The concept of Australia is that we are full of people of all nations, and I acknowledge that Indigenous people have been here. There have been three waves of Indigenous civilisations in the 60,000 years. But, since Australia has come into being, once you are Australian and you are a citizen, you get the same treatment. You get the same education, support and health. The law is applied the same, without fear or favour. This is, in the words of a former Prime Minister, creating a de facto third chamber. A recent opinion from a former Labor minster in Australia's second-most-respected national paper even said this will be a shadow government. It will have the ability to pass an opinion which can then be acknowledged, read, understood but not agreed with, and then it will be off to lawfare, and that will not be fair to the rest of the nation.

There is also no legal impediment for any Indigenous member of Australia to run for local government, state government or federal government, and we have whole departments dedicated at state and federal level to Indigenous affairs. We have Indigenous advancement strategies. We have health policies. We have Prime Minister and Cabinet committees. We have prime ministerial committees taking advice from Indigenous groups. We have land councils. We have so many voices from Indigenous Australia, and this will be just be another bureaucracy, but the making of laws and the way we decide to govern ourselves will be decided by an unelected third chamber. That is the nuts and bolts of it.

The fact is, whether you are someone from Ethiopia who just got their citizenship, like the last ones in my electorate, or you are from the Biripi, or the Ngunnawal or the Ngambri people in the area where I was born and raised, here in the Monaro—sure, Australians respect and honour the traditions of the Indigenous—we are all the same. We are one country under one law and we all have the right to stand for parliament. This particular bill isn't about that, but I take the opportunity to put my thoughts on the record.

This Referendum (Machinery Provisions) Amendment Bill is very vague and one-sided, and I won't be supporting the bill unless it's changed considerably. By the sounds of it, that is not going to happen.

5:51 pm

Photo of Julian LeeserJulian Leeser (Berowra, Liberal Party, Shadow Minister for Indigenous Australians) Share this | | Hansard source

I rise to speak on the Referendum (Machinery Provisions) Amendment Bill 2022. As a parliamentarian, a lawyer and a constitutional conservative, and as someone who was an active participant in the 1999 republic referendum campaign, our last referendum, I think the most important decisions we can make as citizens in a democracy are the decisions we make at a referendum. Elections all have a time frame, and for Australia it's three years. You can change your mind at an election—and we on this side certainly hope that at the next federal election Australians do change their mind—but a vote at a referendum is for something that is permanent. It's the most serious decision a citizen can make at the ballot box. Australia is one of the few countries in the world that leaves the question of amending their Constitution to the citizens themselves, and that is a very good and powerful responsibility we all have.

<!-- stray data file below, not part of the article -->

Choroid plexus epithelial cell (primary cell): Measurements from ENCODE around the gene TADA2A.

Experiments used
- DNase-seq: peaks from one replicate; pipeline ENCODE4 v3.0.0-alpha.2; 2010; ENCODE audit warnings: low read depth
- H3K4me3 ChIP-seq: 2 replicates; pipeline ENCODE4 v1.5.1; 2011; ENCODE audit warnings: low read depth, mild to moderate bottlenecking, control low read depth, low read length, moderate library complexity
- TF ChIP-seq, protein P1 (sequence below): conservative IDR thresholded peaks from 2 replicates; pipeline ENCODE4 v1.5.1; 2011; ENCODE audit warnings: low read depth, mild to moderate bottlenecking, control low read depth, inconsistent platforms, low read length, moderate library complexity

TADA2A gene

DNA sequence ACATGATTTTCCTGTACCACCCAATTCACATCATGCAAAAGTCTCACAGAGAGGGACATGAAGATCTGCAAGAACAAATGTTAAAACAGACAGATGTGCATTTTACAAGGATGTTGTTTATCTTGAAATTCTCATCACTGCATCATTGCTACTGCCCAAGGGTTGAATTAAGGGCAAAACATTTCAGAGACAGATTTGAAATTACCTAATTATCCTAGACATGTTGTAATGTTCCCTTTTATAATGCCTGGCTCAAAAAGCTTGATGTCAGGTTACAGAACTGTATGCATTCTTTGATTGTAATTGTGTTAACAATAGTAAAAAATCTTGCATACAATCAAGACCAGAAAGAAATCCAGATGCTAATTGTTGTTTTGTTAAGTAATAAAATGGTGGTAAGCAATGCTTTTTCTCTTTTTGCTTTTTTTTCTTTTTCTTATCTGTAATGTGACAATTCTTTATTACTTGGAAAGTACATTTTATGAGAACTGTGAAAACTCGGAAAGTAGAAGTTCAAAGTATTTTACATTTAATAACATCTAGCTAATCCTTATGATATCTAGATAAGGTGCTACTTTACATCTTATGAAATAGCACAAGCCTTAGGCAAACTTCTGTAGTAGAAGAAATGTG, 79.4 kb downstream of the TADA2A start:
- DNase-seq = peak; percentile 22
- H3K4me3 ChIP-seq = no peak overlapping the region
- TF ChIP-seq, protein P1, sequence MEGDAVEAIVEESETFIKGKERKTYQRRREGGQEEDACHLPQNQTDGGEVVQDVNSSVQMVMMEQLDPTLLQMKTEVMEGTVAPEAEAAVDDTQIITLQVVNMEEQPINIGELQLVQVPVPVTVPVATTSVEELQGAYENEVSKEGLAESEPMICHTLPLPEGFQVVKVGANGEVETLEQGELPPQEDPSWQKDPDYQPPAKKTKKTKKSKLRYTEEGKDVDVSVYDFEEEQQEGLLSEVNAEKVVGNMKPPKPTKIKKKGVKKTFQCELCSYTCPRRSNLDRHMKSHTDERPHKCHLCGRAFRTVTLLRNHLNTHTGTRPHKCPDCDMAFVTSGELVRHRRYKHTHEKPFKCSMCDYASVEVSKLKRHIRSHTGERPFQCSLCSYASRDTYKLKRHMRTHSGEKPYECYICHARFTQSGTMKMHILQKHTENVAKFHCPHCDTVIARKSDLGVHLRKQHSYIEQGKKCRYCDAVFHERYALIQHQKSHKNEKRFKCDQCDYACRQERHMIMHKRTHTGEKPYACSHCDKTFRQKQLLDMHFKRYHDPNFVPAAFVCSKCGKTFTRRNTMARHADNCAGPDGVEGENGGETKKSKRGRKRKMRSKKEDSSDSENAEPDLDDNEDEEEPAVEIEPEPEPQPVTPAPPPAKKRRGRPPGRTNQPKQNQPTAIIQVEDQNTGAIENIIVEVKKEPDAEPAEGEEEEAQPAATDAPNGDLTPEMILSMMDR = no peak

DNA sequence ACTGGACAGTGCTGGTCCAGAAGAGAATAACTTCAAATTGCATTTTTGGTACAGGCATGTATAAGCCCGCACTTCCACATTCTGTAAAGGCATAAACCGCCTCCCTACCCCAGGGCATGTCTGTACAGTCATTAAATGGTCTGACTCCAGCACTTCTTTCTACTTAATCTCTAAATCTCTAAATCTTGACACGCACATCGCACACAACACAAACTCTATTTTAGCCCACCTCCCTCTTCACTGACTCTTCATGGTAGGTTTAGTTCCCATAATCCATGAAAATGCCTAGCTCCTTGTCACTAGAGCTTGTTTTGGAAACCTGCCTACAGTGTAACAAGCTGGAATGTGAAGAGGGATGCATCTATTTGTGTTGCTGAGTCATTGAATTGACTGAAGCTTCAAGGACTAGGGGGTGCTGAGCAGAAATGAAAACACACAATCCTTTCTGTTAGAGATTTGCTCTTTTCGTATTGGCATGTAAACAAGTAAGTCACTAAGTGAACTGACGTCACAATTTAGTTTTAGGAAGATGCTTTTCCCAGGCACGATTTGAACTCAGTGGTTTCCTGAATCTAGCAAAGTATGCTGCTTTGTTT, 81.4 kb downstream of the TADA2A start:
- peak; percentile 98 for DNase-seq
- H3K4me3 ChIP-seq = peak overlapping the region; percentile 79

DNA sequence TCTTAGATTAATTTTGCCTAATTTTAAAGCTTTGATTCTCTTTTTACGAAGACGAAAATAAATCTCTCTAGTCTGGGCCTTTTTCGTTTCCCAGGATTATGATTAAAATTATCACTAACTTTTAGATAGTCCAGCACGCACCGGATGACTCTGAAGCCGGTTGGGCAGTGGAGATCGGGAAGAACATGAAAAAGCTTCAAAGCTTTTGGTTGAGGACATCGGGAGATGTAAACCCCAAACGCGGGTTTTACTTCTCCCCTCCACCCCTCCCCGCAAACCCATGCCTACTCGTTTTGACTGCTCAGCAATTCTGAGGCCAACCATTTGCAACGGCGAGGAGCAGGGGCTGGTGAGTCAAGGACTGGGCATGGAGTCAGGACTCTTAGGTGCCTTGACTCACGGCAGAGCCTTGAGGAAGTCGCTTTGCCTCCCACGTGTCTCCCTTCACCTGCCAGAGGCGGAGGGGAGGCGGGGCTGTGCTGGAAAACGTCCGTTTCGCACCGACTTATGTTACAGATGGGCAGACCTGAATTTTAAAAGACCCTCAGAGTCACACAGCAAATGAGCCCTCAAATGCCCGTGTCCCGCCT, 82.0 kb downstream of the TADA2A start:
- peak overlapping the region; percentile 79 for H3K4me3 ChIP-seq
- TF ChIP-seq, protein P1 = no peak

My view is that trust is created when the process is fair to both sides. The government shouldn't be putting its fingers on the constitutional scales. There are three things that I think are needed to ensure a referendum in the modern era is fair. Firstly, as is our tradition, there needs to be the distribution of a 'yes' and 'no' booklet so that all Australians can hear the arguments of both sides. Secondly—and this is important at this time—there needs to be the formal establishment of a 'yes' case and 'no' case as the place to receive funding, to receive donations and to expend money. This is required because the environment in which the referendum is operating in is more complex due to foreign interference and more complex because of the difficulty in complying with electoral legislation more broadly. Thirdly, as was the case in 1999, there needs to be equal funding for the 'yes' and 'no' side. Both sides in 1999 were able to put their cases so that Australians could hear the arguments.

Sadly, the government seems to want to game this referendum. Unfortunately, the Prime Minister and the Attorney-General have form when it comes to interfering in referendum questions. In 2013, when the Prime Minister was the Minister for Local Government, and the Attorney-General held the same role in the Rudd-Gillard-Rudd government, they presided over an aborted attempt to recognise local government in the Constitution. The Prime Minister as minister promised $10 million to the 'yes' case with another $10 million from local government and millions more through various local honey pots. The so-called 'neutral' case was in effect a de facto 'yes' case mechanism. So there were millions of dollars promised to the 'yes' case. On the other hand, the 'no' case was offered $500,000. In other words, the 'no' case was funded to the tune of about five cents per voter. This was absolutely outrageous interference in the referendum process.

I believe in equality of public funding, because Australians deserve to hear the arguments. I believe that is a very important matter of principle. It's not about the Voice. It's not about recognition of local government. It's not about a republic. It's about the belief that, regardless of the topic, Australians need to hear both arguments.

Let me remind members opposite of the 1951 referendum. That was the referendum to ban the Communist Party, which was loathed by Labor. Some believed it was the thin edge of the wedge. That campaign was the shining moment in the political career of Dr HV Evatt, who travelled the country allowing Australians to hear the 'no' case. The 'no' case won, and it won because people got to hear it. Imagine if that process had been rigged. Imagine if Menzies had played it for partisan benefit. It wasn't; the 1951 referendum followed the normal rules. As a democracy, good process matters. It always does. I believe that we should always trust the Australian people. They get it right.